The Ambition: from the patients’ point of view

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Taking this role in your own health care is going to take a change in attitude.

My intention is to mount an argument to stimulate discussion. This is not intended to be a comprehensive blueprint for change.

Previously we have been used to conducting practice in a top-down fashion, in which doctors tell people what to do, and patients are supposed to listen and obey. This no longer fits the times. The way we, on both sides, listen and speak to each other, must change. But a new way of relating implies added responsibilities on both sides. Healing must become a two-way exchange in which both sides speak, listen, engage, and commit to a new accountability.

As of now, what can you do, as an individual with a health issue, to best help yourself?  How can you help your doctor to work efficiently towards timely diagnosis and treatment?

My aim is to equip you, as far as you can, to take control of your own health. Sensible health information is now readily available in review articles in daily newspapers and online. Radio programs about simple life-style changes are increasingly popular. The urge to improve lifestyle and diet in healthy sustainable ways has fostered a growing ‘health information trend’, especially among young people. Differences in patient confidence is, however, often age-related. Older generations are less likely to read health information and to experiment with lifestyle changes for themselves. They are less likely to take up jogging, visit a gym, reduce alcohol intake or stop smoking.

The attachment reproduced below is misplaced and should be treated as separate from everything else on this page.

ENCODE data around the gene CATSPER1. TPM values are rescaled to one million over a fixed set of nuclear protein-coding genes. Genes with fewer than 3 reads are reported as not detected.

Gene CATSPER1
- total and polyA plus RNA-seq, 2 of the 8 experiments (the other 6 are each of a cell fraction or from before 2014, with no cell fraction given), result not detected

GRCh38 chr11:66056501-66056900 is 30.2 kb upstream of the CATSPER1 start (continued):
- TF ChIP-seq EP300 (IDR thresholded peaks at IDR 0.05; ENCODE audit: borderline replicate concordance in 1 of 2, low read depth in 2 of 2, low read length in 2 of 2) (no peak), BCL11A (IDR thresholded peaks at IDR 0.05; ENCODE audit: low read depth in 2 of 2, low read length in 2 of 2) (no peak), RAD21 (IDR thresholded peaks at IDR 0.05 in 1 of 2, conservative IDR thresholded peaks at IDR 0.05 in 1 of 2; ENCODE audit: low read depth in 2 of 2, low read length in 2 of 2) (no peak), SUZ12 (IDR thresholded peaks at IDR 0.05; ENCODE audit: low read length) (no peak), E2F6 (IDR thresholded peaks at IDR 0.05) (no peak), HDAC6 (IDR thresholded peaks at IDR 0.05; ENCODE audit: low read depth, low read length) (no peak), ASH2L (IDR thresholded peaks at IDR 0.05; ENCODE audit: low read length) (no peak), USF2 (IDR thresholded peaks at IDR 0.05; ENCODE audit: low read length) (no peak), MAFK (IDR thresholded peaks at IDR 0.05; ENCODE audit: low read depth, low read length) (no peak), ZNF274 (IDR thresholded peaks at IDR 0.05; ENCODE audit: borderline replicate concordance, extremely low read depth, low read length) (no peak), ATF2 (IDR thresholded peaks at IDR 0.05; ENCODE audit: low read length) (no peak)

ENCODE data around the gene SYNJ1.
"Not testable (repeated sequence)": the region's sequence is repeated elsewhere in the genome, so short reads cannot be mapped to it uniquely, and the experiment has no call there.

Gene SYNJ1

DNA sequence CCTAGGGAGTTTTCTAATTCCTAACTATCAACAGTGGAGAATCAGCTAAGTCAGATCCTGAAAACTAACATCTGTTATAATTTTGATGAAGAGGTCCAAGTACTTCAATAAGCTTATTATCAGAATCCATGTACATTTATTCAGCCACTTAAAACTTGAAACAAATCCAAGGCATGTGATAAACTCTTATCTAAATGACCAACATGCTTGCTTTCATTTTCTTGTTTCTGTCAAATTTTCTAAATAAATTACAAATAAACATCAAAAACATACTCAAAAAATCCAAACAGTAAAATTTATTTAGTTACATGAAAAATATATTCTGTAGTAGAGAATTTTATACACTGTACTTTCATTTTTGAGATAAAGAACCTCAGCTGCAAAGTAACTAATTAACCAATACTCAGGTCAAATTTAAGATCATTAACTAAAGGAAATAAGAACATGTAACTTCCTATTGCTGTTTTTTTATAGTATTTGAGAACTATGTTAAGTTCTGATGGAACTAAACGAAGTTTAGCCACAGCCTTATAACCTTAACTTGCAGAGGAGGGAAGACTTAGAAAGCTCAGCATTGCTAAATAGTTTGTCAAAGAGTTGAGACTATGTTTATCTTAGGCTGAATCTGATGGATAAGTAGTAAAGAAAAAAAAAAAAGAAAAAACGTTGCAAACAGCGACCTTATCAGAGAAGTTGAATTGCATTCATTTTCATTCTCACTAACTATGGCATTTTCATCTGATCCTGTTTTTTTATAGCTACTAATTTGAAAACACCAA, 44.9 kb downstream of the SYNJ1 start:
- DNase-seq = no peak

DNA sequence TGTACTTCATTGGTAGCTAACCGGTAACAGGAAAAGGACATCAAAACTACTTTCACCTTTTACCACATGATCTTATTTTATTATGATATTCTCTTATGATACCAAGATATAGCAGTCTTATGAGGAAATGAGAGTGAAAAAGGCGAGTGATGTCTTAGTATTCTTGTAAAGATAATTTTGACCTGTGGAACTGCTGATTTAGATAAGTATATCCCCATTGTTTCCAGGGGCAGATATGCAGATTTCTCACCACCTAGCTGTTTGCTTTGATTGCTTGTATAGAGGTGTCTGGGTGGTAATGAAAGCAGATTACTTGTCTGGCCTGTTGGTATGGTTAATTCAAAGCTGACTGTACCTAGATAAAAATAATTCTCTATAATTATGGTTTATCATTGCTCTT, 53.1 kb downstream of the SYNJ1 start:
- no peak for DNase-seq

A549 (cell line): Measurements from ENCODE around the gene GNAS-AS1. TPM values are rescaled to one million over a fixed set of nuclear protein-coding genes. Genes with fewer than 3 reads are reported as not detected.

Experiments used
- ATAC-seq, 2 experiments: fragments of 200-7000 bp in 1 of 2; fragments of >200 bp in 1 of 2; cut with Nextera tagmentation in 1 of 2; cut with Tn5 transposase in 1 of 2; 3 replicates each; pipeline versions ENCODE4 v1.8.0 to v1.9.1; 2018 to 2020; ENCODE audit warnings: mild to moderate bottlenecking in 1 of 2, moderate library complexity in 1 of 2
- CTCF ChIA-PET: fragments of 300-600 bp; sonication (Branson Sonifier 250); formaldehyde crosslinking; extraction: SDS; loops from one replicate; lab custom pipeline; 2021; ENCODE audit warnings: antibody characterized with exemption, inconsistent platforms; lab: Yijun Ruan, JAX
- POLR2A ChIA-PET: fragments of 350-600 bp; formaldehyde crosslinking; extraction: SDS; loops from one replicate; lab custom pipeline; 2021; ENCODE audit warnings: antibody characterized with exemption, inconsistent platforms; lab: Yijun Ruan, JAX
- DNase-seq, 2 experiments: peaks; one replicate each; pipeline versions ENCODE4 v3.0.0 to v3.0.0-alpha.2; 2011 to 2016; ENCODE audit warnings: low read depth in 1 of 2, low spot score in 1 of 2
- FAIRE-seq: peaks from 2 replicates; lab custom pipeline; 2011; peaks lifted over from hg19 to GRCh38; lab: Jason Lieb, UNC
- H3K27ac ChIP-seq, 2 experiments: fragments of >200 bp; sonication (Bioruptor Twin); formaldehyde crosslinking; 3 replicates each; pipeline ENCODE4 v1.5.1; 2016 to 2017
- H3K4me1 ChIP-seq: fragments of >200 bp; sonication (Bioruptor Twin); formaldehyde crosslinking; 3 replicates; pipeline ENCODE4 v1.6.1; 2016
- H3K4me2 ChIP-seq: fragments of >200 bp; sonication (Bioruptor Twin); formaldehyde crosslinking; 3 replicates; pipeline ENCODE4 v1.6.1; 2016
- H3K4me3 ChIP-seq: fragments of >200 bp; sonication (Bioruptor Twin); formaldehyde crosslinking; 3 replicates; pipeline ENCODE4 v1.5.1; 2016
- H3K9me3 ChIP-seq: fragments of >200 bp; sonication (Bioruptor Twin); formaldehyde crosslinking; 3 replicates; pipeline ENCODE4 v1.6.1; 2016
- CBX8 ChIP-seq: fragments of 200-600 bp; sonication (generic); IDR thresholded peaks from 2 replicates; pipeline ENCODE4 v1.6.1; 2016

In addition, interactions with health professionals for many remain daunting.

Information shared by doctors can be misunderstood, seem incomprehensible, or accepted without questioning. This is where research comes in. There are many depressing, even tragic, stories of people who, for example, have accepted a diagnosis at face value. A poor outlook (prognosis) may have been correctly spelt out. A good doctor however will never leave a patient without hope. There is always, at a minimum, supportive care and symptom control available. But what is there to lose in seeking to verify advice for yourself? Just taking control of some part of your life is life-enhancing in itself.

It is important to feel that you have ‘permission’ to look further. It is after all your life.

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